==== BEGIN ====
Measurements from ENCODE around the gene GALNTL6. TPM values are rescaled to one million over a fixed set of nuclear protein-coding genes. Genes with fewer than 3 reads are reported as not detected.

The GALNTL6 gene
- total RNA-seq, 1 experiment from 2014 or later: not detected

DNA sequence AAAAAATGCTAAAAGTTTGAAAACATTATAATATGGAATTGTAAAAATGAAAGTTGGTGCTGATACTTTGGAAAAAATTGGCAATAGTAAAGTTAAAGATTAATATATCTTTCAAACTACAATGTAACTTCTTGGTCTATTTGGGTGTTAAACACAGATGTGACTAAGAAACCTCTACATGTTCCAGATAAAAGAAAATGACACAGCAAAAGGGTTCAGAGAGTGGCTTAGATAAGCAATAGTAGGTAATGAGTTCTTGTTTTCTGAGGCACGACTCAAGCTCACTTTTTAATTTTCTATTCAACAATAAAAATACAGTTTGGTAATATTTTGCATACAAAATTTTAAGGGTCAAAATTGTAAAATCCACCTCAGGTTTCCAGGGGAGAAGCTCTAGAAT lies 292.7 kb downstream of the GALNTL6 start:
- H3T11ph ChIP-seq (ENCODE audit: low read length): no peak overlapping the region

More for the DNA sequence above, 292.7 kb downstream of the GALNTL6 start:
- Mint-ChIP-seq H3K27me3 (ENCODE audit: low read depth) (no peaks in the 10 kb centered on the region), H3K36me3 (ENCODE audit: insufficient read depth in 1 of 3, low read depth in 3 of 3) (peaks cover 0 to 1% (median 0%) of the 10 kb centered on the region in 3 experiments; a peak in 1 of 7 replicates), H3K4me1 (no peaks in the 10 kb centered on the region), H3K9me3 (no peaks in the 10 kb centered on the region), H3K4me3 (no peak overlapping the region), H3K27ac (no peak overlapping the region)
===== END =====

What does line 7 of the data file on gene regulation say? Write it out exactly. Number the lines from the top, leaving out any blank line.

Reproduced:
- Mint-ChIP-seq H3K27me3 (ENCODE audit: low read depth) (no peaks in the 10 kb centered on the region), H3K36me3 (ENCODE audit: insufficient read depth in 1 of 3, low read depth in 3 of 3) (peaks cover 0 to 1% (median 0%) of the 10 kb centered on the region in 3 experiments; a peak in 1 of 7 replicates), H3K4me1 (no peaks in the 10 kb centered on the region), H3K9me3 (no peaks in the 10 kb centered on the region), H3K4me3 (no peak overlapping the region), H3K27ac (no peak overlapping the region)